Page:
Good food photography is a big part of food blogging. A part which I have lazily neglected for far too long. I've made a recent commitment to myself to improve my food styling and food photography skills, and you may have noticed I've been putting a bit more effort into my shoots lately. One of the things I read a lot on the internet is food bloggers complaining about how expensive it is to run a food blog. They're right, there are considerable costs involved, but I'm going to prove to you today that food styling props doesn't have to be a major expense. I'm going to show you what I bought today for just $5.7 (hint: it's everything you see in the picture above).

How did I manage this much stuff for so little $$$? The answer is simple: op shops. Op shops have shelves and shelves of donated cutlery, crockery,glassware, platters, napkins, table cloths and tea towels. They're selling them from anywhere between 10c to $2 usually. All you need to to is have a sift through and find the best pieces. Op shops are ideal for food blogging props, because often all you need is one bowl or one plate - so you don't want to buy a whole set!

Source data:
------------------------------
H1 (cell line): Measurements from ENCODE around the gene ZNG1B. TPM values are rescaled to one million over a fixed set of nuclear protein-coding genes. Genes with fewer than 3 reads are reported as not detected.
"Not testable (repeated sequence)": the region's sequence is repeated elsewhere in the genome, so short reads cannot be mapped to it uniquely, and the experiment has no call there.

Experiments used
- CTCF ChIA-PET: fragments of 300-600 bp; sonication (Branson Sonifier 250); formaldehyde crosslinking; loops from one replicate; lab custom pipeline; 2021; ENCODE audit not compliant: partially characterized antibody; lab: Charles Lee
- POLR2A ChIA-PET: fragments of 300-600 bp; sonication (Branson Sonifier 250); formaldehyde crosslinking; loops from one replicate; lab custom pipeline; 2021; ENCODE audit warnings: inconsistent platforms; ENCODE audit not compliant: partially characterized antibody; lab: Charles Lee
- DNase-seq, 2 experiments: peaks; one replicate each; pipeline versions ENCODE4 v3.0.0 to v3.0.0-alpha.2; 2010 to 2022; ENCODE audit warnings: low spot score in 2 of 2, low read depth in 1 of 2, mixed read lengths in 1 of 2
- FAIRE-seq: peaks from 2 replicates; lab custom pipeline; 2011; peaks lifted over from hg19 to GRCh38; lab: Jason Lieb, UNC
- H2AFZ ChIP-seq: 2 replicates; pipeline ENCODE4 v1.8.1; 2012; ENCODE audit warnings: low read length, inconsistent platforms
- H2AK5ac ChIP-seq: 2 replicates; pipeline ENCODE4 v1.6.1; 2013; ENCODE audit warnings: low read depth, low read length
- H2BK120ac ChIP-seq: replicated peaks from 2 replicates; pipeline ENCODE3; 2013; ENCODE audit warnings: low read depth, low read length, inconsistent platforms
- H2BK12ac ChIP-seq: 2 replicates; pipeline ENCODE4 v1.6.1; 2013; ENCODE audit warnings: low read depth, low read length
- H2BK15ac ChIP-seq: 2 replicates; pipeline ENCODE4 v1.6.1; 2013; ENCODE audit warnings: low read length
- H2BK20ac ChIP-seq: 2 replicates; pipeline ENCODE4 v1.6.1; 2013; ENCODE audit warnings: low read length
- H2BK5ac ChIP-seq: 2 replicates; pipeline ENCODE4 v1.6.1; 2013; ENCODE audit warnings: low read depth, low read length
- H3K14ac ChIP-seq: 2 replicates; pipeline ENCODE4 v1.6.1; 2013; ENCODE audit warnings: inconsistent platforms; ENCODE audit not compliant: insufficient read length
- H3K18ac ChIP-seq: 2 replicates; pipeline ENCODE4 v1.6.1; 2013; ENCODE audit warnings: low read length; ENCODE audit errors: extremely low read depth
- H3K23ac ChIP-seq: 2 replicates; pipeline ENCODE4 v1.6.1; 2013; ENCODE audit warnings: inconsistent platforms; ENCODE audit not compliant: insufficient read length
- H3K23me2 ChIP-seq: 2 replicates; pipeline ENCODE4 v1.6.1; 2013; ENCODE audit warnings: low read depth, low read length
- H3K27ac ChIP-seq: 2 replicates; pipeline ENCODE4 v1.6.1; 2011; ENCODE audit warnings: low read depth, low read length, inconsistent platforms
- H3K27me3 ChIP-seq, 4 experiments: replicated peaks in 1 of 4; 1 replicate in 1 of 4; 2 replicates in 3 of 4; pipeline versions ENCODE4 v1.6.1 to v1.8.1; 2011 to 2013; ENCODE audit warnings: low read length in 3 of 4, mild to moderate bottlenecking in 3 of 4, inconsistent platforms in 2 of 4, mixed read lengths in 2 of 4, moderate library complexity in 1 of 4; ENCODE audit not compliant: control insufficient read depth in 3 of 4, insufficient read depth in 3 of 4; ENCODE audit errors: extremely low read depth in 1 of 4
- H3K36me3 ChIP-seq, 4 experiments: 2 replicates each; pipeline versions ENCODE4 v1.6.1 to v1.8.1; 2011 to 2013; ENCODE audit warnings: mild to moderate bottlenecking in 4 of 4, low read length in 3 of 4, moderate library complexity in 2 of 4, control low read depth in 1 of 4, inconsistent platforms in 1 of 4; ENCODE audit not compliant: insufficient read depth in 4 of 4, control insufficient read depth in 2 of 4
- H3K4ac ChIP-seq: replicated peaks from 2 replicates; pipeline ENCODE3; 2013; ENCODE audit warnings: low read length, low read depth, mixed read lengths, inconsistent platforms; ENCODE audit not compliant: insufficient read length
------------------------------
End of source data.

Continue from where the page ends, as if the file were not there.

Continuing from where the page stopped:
If you're really smart you'll keep your eye on the bins out the front of most charity shops labelled as "free". Often you'll find single plates, mismatched mugs or bottles with no stopper. I picked up these three glass bottles (2 clear, one teal) for free outside my local charity shop. Sure, there is only one cork stopper between the three of them, but I didn't really want stoppers anyway.

Not bad for free huh?

Now let me show you what else I bought:

The wide white bowl in the background (a staple in your food prop arsenal): $0.10
The matching blue plate and cup: $2 (perfect for plating up soups and breads, dips and dippers, desserts with fresh fruit on the side or even a casserole with a side salad)